COVID-19 restrictions might be lifting but it’s still easy to find ourselves eating and drinking more than normal. Here’s how a couple of well-known older people with a health focus are tackling their food intake while largely staying home.
Interestingly, they’re good examples of the low-fat and low-carb ends of the dietary spectrum.
The first is author and New York Times health columnist Jane Brody. She turned 79 this month.
She comes from a family with heart disease and has headed down the no red meat and low-fat dairy road. She also lives alone, except for Max the dog.
Every week, she says, she roasts batches of vegetables — such as baby carrots, brussels sprouts, mini-peppers, asparagus and cauliflower — to use in her meals. I’ll leave her American terminology because we can interpret most of it.
Her breakfasts alternate between sliced banana and peanut butter, followed by a bowl of spinach, diced roasted veggies and a third of a can of soup heated for three minutes in the microwave, or Cheerios (a packaged oat cereal) with walnuts, raisins, banana and fat-free milk. Plus coffee, with a graham cracker (a biscuit similar to an Arnott’s Granita).
For lunches she relies on a supply of hummus, Wheat Thins, grape tomatoes, Greek yogurt, cantaloupe and blueberries.
And for dinners she stocked up on frozen fish fillets, veggie burgers, sea scallops, low-fat chicken sausages, canned tuna, black beans and chickpeas.
She gives herself a treat each day so she doesn’t feel deprived. We all have our ideas of what a treat is, but for her a quarter-cup of light ice cream does it.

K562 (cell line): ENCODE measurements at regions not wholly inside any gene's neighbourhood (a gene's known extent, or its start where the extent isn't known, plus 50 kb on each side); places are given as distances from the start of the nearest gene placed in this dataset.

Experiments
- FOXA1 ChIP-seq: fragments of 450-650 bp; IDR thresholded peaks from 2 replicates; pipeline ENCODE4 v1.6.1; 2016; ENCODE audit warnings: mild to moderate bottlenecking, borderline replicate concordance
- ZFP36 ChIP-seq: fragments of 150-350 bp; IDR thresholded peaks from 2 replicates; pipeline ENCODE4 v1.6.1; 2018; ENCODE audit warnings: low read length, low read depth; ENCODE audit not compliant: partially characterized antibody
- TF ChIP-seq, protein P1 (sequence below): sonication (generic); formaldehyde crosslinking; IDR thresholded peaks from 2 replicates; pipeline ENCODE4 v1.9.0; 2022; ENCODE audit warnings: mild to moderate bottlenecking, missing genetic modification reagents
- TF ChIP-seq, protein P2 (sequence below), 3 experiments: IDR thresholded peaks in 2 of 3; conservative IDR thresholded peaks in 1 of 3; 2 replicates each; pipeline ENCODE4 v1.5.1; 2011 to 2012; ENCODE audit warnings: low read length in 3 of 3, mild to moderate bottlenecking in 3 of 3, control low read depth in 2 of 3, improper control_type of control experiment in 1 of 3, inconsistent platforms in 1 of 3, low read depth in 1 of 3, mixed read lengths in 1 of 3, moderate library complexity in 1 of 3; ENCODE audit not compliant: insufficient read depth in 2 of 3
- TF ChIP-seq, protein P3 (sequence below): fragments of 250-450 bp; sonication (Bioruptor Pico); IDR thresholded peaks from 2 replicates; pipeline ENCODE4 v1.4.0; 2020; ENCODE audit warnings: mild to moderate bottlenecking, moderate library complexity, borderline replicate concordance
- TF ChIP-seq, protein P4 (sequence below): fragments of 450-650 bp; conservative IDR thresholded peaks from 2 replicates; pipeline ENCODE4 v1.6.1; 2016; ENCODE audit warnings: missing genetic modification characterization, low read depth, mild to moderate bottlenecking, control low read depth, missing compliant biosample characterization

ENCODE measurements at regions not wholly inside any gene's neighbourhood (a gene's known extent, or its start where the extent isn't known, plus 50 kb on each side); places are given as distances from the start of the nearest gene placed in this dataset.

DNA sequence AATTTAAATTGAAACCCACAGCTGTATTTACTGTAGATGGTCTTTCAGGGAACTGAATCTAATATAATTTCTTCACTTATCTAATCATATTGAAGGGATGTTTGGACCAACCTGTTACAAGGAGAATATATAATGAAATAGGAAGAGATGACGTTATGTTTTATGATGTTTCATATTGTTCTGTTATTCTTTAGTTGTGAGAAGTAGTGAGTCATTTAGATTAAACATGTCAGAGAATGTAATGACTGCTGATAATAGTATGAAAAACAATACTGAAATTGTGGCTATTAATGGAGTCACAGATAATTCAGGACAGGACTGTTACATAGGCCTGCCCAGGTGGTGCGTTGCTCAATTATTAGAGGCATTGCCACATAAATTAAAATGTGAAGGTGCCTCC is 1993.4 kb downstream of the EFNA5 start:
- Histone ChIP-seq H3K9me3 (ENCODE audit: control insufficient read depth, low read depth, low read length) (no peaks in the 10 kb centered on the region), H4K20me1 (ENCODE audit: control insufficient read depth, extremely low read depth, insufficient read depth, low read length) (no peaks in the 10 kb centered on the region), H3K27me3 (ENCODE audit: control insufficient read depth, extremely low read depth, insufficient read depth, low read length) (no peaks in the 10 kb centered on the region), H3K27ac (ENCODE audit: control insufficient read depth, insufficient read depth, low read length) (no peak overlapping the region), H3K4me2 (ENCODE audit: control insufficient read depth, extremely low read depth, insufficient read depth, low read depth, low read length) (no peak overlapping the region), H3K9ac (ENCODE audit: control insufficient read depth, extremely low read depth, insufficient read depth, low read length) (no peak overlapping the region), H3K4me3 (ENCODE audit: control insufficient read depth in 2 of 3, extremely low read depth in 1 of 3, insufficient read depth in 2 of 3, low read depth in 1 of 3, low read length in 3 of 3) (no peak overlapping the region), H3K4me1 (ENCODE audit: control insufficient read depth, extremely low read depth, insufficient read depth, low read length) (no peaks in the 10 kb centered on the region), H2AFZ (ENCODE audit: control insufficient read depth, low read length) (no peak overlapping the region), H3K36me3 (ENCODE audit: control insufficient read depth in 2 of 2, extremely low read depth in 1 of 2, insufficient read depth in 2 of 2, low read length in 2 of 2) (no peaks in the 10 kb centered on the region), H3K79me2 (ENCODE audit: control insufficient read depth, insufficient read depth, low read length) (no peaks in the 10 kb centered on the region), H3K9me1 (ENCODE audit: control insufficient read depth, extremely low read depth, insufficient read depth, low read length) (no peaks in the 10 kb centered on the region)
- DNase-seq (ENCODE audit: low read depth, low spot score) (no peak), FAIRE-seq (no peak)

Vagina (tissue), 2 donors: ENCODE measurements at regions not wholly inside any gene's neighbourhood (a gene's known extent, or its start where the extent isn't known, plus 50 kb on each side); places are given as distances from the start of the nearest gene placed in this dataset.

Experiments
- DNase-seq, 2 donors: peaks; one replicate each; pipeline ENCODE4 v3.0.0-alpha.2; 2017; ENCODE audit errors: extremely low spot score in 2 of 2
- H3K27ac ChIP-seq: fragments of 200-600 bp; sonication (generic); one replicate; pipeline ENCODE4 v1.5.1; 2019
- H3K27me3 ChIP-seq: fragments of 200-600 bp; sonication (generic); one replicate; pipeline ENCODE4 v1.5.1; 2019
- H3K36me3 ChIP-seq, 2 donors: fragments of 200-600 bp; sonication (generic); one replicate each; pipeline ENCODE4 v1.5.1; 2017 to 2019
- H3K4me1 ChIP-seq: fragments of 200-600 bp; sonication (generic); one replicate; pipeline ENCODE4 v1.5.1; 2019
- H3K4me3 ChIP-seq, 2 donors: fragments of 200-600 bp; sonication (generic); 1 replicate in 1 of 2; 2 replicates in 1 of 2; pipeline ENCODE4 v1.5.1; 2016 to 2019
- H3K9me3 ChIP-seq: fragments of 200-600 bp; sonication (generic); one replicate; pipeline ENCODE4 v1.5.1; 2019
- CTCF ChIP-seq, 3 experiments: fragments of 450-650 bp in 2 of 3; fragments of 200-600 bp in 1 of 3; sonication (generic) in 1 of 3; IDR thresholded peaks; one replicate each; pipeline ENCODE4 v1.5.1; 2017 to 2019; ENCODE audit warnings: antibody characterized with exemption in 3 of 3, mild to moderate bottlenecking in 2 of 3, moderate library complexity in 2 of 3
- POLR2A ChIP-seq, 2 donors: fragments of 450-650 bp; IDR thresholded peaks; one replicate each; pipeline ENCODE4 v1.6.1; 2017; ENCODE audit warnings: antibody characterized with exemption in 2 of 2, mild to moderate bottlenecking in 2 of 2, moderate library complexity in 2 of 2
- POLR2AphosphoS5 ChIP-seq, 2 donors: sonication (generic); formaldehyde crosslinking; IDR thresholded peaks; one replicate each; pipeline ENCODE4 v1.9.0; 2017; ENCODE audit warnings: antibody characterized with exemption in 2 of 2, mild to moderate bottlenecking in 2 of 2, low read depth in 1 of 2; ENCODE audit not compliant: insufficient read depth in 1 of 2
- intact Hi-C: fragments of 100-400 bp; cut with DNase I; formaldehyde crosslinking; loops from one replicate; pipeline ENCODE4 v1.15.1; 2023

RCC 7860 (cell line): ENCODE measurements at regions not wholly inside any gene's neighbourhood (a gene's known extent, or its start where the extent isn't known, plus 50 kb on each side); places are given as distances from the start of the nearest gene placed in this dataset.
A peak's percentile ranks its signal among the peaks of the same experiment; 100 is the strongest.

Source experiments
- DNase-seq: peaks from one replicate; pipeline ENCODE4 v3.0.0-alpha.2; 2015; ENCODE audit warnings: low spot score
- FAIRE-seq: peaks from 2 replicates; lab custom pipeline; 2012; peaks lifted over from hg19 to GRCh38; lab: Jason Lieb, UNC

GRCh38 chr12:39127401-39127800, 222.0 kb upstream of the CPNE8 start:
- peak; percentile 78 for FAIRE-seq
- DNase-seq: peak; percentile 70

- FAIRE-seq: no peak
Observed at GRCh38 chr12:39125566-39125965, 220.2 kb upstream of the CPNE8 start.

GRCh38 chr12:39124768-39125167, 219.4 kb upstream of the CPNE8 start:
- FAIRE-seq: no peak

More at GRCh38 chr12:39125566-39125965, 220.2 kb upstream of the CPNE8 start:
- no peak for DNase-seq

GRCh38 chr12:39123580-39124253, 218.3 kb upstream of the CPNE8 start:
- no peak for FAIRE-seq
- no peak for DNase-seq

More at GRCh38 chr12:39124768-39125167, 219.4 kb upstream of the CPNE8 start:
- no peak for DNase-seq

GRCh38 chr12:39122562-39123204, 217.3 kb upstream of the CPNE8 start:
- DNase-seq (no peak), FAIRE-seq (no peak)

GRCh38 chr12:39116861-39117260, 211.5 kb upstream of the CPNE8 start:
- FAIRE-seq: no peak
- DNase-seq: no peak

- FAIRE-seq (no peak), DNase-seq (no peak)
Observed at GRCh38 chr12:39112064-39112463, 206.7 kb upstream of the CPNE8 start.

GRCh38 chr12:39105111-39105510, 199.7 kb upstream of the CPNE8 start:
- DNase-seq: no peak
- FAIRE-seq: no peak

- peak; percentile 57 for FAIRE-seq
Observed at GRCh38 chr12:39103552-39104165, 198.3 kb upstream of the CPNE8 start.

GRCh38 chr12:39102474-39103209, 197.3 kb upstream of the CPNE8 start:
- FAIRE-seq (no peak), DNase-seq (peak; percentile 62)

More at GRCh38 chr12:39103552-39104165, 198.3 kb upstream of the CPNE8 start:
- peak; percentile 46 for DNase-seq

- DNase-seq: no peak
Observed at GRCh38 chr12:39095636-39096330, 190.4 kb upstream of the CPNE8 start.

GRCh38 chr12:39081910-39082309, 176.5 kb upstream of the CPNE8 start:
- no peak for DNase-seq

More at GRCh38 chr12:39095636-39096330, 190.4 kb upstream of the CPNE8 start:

In March, when it became clear that a period of staying home was ahead of her, she started weighing herself each morning to keep an eye on her weight. She was out to stay within a two-pound (almost a kilogram) range.
When her weight started to creep up in mid-April she revived an old habit of brushing and flossing her teeth after dinner so she wouldn’t be tempted by late night snacking.
The second healthy older person is 67-year-old Australian sports medicine doctor Peter Brukner. He’s been the team doctor for a number of Australian sports teams and in recent years has become particularly interested in nutrition.
His diet is built around meat, fish, eggs, dairy, non-starchy vegetables, berries, nuts and olive oil. He says ultra-processed foods high in sugar, starch and vegetable oils are off the menu.
He drinks water, milk, coffee and green tea with an occasional glass of wine or low-carb beer. He doesn’t drink soft drinks, fruit juices, flavoured milks or energy drinks.
Breakfast is either full-fat Greek yoghurt with a mixture of nuts and seeds topped with cinnamon, or cooked eggs with a combination of bacon, mushrooms, smoked salmon and avocado.
Lunch is a salad, or nuts and cheese. His evening meal is meat or fish and non-starchy vegetables such as broccoli, green beans and cauliflower. If he wants pasta he uses zucchini noodles (‘zoodles’), and he has his curries on a bed of cauliflower rice.
Dessert is fresh berries with cream and a small square of dark chocolate.
My point isn’t so much that we ought to slavishly copy one or the other, but that there are things we can learn from this pair.
While they eat very differently, both follow a rough blueprint they’re happy with, and having that structure eliminates the need for decision-making, especially when they might be bored, frustrated, tired or stressed.
They also avoid snacks between meals and have a small daily treat.
When healthy eating is challenging, creating a plan that suits us, skipping the snacks and giving ourselves a small daily treat can be a recipe for getting back on track.
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